The International Egg Foundation (IEF) is to expand its work in southern Africa, partnering with the US-based Center Fresh Group on an education project in Mozambique.
Center Fresh Africa-Mozambique has established three businesses in the country in recent years following a visit by company founding family Bruce Dooyema and his wife Kim in 2006.
Mr Dooyema said 43% of the population of Mozambique lived on less than $2/day and although agriculture was the dominant industry, average egg consumption was just 30 eggs/day.
One of the main aims is to use their knowledge of egg production to bring 21st century farming practices to the African country. The businesses are New Horizons; which has a hatchery, broiler production and processing unit for 75,000 birds, feed mill and grain facility; Eggs for Africa, which has a 50,000 laying hen unit, and Mozambique Fresh Eggs, which also a 50,000 layer capacity and a similar sized pullet operation, as well as a well drilling company and a brick production business.
Mr Dooyema said profits go into local schools and churches, including the Rapale International School, which has 185 children from 27 different nationalities and the Ebenezer Training Centre, which teaches 17-24 year olds to run their own businesses for two years in poultry, horticulture and agriculture.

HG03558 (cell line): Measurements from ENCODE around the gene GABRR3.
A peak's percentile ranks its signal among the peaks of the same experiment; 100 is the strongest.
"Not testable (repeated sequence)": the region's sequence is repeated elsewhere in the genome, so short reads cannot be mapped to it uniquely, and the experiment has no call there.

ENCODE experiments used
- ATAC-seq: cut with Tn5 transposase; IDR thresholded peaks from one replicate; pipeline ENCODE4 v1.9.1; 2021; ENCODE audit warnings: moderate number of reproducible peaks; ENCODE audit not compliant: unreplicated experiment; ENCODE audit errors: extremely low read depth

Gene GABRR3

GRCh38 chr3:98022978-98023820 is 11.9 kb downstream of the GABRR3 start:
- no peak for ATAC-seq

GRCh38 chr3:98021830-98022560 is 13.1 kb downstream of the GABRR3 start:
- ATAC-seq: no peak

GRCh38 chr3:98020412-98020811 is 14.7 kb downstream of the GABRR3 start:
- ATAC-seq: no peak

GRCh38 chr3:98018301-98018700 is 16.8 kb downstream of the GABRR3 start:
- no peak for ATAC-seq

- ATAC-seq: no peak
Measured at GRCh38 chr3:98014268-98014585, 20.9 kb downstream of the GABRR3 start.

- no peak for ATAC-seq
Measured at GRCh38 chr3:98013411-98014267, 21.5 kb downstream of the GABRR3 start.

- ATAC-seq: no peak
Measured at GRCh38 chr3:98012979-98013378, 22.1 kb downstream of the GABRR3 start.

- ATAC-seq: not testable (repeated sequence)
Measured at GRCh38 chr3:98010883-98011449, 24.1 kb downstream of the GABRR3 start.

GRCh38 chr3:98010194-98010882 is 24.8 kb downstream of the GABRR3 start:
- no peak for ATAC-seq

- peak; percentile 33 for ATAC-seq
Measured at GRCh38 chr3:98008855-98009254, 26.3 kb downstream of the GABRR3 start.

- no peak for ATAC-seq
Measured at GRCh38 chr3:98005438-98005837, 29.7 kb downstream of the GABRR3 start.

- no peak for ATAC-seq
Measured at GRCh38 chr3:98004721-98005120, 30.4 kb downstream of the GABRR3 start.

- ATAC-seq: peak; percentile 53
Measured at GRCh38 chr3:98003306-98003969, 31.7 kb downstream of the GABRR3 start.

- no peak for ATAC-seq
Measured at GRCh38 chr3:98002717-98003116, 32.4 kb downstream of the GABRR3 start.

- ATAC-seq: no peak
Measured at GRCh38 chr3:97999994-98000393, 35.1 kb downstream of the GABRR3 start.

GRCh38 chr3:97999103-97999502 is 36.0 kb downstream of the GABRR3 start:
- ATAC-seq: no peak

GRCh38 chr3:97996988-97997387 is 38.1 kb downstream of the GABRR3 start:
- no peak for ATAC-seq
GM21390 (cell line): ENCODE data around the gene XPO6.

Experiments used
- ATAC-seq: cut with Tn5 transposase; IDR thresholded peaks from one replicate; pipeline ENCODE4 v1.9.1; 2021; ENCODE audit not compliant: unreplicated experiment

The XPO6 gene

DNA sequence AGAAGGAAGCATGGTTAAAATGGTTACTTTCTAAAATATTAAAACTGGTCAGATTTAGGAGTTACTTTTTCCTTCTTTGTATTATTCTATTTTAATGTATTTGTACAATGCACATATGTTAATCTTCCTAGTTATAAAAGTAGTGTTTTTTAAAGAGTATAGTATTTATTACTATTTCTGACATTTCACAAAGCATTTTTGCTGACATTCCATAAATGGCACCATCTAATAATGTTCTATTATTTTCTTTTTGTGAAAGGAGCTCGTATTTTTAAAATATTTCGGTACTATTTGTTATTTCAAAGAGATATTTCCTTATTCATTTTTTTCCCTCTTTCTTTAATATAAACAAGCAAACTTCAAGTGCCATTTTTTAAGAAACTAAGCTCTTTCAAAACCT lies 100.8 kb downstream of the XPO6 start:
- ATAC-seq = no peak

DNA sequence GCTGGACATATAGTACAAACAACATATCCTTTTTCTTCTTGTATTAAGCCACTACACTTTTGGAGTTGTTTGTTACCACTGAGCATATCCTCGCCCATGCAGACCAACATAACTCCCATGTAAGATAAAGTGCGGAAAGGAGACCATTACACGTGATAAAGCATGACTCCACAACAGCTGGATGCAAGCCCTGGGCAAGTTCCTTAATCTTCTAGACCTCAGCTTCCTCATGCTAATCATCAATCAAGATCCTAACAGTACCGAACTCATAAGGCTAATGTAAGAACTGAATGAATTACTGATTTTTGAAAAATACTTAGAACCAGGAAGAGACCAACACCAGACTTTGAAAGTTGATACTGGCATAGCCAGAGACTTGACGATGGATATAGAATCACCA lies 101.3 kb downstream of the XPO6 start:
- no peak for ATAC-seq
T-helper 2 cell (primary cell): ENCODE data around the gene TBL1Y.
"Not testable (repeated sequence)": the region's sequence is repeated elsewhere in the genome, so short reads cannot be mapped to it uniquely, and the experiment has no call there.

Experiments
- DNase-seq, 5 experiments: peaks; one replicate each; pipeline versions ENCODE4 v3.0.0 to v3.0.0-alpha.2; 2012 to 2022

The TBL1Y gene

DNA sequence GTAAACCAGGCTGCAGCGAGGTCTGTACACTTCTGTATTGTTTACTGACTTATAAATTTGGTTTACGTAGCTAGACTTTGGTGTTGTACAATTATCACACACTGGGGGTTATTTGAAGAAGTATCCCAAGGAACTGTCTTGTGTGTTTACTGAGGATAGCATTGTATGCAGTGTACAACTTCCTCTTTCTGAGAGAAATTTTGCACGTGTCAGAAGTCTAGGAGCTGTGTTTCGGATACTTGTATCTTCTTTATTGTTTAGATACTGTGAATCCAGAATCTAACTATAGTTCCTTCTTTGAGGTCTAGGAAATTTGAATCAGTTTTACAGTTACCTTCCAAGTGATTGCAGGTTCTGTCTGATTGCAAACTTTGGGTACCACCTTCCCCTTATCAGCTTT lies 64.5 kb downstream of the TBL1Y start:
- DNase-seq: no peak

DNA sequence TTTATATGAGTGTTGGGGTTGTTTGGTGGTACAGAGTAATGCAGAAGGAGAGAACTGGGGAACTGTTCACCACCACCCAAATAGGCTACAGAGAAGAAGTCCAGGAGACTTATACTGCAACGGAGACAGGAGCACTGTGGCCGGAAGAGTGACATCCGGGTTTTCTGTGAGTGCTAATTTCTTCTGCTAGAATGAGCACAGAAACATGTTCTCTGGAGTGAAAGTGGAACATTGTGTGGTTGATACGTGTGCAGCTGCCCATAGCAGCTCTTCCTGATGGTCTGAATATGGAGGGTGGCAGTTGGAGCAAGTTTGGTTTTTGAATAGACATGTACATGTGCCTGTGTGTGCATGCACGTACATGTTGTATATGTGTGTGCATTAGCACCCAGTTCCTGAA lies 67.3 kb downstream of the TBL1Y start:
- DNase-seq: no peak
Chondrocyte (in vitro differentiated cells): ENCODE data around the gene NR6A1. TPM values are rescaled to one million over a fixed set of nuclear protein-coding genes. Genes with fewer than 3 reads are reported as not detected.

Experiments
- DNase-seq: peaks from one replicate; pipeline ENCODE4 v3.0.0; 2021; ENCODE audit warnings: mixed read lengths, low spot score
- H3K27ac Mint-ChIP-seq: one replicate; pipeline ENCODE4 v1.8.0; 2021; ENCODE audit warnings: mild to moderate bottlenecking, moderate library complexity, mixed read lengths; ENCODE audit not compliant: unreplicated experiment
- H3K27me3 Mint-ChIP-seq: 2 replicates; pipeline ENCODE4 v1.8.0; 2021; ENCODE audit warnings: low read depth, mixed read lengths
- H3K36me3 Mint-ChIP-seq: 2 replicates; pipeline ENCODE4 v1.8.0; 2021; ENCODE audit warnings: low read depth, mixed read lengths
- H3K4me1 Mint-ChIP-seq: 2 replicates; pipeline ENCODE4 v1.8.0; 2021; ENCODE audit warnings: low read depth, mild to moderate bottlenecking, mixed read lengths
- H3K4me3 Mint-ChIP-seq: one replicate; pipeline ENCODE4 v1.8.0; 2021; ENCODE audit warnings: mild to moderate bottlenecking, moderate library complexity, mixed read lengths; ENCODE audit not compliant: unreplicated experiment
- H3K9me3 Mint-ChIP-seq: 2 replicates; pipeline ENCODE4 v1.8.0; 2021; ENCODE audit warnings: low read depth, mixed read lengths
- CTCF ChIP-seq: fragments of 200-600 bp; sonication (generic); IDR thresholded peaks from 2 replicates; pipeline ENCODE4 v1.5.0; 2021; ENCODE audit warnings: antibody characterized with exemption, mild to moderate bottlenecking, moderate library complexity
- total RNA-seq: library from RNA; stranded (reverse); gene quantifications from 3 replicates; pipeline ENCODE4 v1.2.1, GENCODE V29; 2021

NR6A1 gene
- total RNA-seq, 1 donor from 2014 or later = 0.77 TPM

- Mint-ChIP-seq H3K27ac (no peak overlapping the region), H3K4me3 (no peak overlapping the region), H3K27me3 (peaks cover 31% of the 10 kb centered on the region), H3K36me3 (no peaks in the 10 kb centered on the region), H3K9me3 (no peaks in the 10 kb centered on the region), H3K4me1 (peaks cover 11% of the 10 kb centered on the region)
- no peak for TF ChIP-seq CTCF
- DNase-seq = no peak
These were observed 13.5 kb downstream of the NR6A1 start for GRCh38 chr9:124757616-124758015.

The IEF is to partner with the training centre and help provide knowledge transfer and other support.
Steve Manton, IEF chair, provided an update on Project Canaan, which is providing 4,500 hard-boiled eggs every day and supporting more than 160 orphaned children in Swaziland.
Mr Manton said the IEF was working with the Institute of Biological, Environmental and Rural Sciences and the computer department at Aberystwyth University to develop an app to assist farmers at point of need.
“It needs to be flexible, transferable and work across many platforms,” he said.